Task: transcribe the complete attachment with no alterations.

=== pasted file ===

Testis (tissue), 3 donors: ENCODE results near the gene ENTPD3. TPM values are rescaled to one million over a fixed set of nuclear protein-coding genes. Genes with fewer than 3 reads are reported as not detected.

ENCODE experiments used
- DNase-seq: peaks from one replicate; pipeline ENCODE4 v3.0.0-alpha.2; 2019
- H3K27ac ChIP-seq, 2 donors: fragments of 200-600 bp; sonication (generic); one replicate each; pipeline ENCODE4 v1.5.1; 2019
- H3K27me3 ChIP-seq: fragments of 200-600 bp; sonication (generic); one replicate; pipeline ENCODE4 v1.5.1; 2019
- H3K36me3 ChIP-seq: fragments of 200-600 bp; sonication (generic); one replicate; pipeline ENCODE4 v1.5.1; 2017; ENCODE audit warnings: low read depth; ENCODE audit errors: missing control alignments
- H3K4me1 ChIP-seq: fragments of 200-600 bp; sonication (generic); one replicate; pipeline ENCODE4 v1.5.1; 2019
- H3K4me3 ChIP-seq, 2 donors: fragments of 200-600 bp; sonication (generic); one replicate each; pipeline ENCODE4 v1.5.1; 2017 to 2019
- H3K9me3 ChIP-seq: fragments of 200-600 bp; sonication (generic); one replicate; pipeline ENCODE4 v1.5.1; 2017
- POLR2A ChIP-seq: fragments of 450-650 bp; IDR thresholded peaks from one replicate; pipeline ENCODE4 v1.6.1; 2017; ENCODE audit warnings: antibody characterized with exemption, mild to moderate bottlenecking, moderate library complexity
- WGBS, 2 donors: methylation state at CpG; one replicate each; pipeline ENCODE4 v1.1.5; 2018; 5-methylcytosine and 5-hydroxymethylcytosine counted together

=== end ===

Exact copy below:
Testis (tissue), 3 donors: ENCODE results near the gene ENTPD3. TPM values are rescaled to one million over a fixed set of nuclear protein-coding genes. Genes with fewer than 3 reads are reported as not detected.

ENCODE experiments used
- DNase-seq: peaks from one replicate; pipeline ENCODE4 v3.0.0-alpha.2; 2019
- H3K27ac ChIP-seq, 2 donors: fragments of 200-600 bp; sonication (generic); one replicate each; pipeline ENCODE4 v1.5.1; 2019
- H3K27me3 ChIP-seq: fragments of 200-600 bp; sonication (generic); one replicate; pipeline ENCODE4 v1.5.1; 2019
- H3K36me3 ChIP-seq: fragments of 200-600 bp; sonication (generic); one replicate; pipeline ENCODE4 v1.5.1; 2017; ENCODE audit warnings: low read depth; ENCODE audit errors: missing control alignments
- H3K4me1 ChIP-seq: fragments of 200-600 bp; sonication (generic); one replicate; pipeline ENCODE4 v1.5.1; 2019
- H3K4me3 ChIP-seq, 2 donors: fragments of 200-600 bp; sonication (generic); one replicate each; pipeline ENCODE4 v1.5.1; 2017 to 2019
- H3K9me3 ChIP-seq: fragments of 200-600 bp; sonication (generic); one replicate; pipeline ENCODE4 v1.5.1; 2017
- POLR2A ChIP-seq: fragments of 450-650 bp; IDR thresholded peaks from one replicate; pipeline ENCODE4 v1.6.1; 2017; ENCODE audit warnings: antibody characterized with exemption, mild to moderate bottlenecking, moderate library complexity
- WGBS, 2 donors: methylation state at CpG; one replicate each; pipeline ENCODE4 v1.1.5; 2018; 5-methylcytosine and 5-hydroxymethylcytosine counted together